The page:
Hong Kong’s location puts it within a short flight from Beijing to Jakarta and everywhere in between. Luckily, with its reputation as a business hub and major tourism destination, there are plenty of affordable and accessible flights to all over Asia.
My favorite trip so far was to Cathay City, the headquarter of Cathay Pacific, Hong Kong’s flagship international carrier. As a frequent business traveler during my pre-MBA days, I had developed an interest in the airline industry and the chance to see the interworking of one was too good to pass up. The MBA program at HKUST helped organize a day trip that included learning about Cathay logistics as well as their passenger business side, where I got to test out their prototype first class seats.Cathay Pacific HQ tourTouring training simulators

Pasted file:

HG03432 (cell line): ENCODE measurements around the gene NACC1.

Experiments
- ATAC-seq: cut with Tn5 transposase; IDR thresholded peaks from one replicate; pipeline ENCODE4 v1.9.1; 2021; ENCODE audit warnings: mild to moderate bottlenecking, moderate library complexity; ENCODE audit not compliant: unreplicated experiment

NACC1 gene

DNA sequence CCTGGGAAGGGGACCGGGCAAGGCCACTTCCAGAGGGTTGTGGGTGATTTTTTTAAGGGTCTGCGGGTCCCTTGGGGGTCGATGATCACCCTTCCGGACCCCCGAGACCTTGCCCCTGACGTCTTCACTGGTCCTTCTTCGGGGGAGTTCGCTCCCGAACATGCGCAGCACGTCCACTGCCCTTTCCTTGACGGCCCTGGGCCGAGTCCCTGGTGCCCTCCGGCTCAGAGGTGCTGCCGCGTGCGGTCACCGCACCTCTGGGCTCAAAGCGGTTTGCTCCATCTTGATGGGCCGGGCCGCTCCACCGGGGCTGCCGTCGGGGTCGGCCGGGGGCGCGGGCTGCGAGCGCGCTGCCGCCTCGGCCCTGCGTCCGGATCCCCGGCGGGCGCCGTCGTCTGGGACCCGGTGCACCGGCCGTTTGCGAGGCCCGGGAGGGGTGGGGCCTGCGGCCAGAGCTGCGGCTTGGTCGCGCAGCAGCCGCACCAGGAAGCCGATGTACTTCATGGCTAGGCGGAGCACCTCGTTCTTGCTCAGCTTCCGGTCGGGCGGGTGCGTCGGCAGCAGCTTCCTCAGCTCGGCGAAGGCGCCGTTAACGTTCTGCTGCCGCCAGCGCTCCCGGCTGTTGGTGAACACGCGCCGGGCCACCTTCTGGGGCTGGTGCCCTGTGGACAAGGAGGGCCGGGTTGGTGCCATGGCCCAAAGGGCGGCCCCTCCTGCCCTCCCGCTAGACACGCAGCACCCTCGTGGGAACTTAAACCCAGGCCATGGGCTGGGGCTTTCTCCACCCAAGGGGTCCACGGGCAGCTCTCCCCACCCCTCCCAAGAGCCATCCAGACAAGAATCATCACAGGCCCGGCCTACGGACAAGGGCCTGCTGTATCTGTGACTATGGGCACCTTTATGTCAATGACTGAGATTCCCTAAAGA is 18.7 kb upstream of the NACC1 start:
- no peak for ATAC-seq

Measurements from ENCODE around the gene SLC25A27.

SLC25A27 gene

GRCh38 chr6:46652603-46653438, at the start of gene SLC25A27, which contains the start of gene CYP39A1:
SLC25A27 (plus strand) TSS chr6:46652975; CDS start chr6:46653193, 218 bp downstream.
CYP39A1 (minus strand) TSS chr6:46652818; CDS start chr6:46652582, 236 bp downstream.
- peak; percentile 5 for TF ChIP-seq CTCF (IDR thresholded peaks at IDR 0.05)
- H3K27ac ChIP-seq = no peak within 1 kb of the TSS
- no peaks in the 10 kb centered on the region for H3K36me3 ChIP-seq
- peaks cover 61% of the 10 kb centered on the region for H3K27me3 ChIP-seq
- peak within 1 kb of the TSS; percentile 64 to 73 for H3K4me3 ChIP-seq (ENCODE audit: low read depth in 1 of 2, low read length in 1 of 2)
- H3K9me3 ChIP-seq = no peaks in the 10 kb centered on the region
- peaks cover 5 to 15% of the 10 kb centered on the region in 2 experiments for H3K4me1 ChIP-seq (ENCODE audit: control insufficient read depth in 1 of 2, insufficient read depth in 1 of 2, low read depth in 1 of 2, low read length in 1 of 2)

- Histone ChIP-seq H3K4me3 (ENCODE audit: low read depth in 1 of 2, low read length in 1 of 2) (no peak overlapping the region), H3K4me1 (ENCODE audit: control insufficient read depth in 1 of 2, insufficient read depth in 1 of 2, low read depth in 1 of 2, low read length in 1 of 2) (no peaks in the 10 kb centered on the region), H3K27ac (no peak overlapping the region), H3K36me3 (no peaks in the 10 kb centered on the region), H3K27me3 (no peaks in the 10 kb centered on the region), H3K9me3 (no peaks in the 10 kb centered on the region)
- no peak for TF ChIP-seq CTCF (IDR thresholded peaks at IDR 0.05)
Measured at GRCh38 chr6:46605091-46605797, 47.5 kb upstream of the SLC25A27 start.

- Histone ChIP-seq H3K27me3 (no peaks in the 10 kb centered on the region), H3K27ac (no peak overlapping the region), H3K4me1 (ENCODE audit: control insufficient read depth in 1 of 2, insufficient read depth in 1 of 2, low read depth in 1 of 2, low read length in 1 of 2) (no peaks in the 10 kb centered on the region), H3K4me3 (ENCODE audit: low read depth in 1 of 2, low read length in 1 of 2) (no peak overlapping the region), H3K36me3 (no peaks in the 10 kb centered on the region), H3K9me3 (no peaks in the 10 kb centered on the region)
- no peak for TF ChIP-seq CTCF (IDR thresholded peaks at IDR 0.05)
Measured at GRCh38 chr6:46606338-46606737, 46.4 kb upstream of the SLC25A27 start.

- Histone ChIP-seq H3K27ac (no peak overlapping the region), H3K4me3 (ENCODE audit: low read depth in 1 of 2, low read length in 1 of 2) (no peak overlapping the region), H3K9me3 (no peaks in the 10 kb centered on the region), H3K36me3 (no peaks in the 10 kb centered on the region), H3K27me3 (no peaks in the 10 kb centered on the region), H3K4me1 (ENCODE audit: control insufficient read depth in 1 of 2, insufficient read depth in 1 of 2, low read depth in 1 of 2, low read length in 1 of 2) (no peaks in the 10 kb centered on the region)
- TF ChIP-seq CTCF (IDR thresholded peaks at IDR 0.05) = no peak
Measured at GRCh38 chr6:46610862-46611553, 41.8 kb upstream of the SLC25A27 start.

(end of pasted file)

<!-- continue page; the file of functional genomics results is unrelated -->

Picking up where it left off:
On another trip, I took advantage of a week of no class and visited my family in Nanjing, China, a city two hours west of Shanghai with lots of ancient charm. While there, I took in some sights and sounds near the Confucius Temple, an area bustling with shopping, entertainment, religion and education since 1000 A.D. My photo-op was taken outside the remnants of an imperial examination facility, a place used to test and find the best candidates to serve the emperor in various roles. I snuck a peak at their exam questions. It’s nothing like the GMAT. Nanjing’s Confucius Temple